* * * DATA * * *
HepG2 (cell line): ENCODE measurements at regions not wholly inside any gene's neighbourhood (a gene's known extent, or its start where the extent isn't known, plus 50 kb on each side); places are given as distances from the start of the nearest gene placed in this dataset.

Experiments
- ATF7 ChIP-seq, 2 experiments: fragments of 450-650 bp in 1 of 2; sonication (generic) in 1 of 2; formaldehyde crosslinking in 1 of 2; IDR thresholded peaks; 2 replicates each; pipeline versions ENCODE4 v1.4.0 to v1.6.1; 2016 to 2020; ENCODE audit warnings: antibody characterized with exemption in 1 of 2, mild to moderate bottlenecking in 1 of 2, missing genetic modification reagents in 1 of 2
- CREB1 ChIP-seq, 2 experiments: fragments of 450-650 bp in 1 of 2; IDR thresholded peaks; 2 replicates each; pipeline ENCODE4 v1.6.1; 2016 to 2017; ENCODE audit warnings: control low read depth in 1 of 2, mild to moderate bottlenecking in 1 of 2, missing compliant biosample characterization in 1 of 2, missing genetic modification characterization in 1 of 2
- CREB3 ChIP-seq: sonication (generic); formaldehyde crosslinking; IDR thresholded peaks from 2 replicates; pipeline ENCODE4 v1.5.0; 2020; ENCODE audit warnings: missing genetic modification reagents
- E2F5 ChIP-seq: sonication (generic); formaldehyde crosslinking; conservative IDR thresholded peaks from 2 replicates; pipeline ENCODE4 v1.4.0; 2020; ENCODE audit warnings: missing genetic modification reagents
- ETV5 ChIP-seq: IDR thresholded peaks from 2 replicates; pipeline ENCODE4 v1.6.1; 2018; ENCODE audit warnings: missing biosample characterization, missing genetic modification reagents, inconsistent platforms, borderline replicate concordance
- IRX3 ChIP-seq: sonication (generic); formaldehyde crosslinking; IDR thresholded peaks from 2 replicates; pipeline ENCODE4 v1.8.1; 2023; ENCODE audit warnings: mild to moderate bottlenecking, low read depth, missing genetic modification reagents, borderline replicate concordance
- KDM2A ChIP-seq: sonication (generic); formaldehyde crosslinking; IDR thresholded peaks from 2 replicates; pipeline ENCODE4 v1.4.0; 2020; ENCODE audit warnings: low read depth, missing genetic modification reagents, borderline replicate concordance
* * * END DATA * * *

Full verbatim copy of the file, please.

HepG2 (cell line): ENCODE measurements at regions not wholly inside any gene's neighbourhood (a gene's known extent, or its start where the extent isn't known, plus 50 kb on each side); places are given as distances from the start of the nearest gene placed in this dataset.

Experiments
- ATF7 ChIP-seq, 2 experiments: fragments of 450-650 bp in 1 of 2; sonication (generic) in 1 of 2; formaldehyde crosslinking in 1 of 2; IDR thresholded peaks; 2 replicates each; pipeline versions ENCODE4 v1.4.0 to v1.6.1; 2016 to 2020; ENCODE audit warnings: antibody characterized with exemption in 1 of 2, mild to moderate bottlenecking in 1 of 2, missing genetic modification reagents in 1 of 2
- CREB1 ChIP-seq, 2 experiments: fragments of 450-650 bp in 1 of 2; IDR thresholded peaks; 2 replicates each; pipeline ENCODE4 v1.6.1; 2016 to 2017; ENCODE audit warnings: control low read depth in 1 of 2, mild to moderate bottlenecking in 1 of 2, missing compliant biosample characterization in 1 of 2, missing genetic modification characterization in 1 of 2
- CREB3 ChIP-seq: sonication (generic); formaldehyde crosslinking; IDR thresholded peaks from 2 replicates; pipeline ENCODE4 v1.5.0; 2020; ENCODE audit warnings: missing genetic modification reagents
- E2F5 ChIP-seq: sonication (generic); formaldehyde crosslinking; conservative IDR thresholded peaks from 2 replicates; pipeline ENCODE4 v1.4.0; 2020; ENCODE audit warnings: missing genetic modification reagents
- ETV5 ChIP-seq: IDR thresholded peaks from 2 replicates; pipeline ENCODE4 v1.6.1; 2018; ENCODE audit warnings: missing biosample characterization, missing genetic modification reagents, inconsistent platforms, borderline replicate concordance
- IRX3 ChIP-seq: sonication (generic); formaldehyde crosslinking; IDR thresholded peaks from 2 replicates; pipeline ENCODE4 v1.8.1; 2023; ENCODE audit warnings: mild to moderate bottlenecking, low read depth, missing genetic modification reagents, borderline replicate concordance
- KDM2A ChIP-seq: sonication (generic); formaldehyde crosslinking; IDR thresholded peaks from 2 replicates; pipeline ENCODE4 v1.4.0; 2020; ENCODE audit warnings: low read depth, missing genetic modification reagents, borderline replicate concordance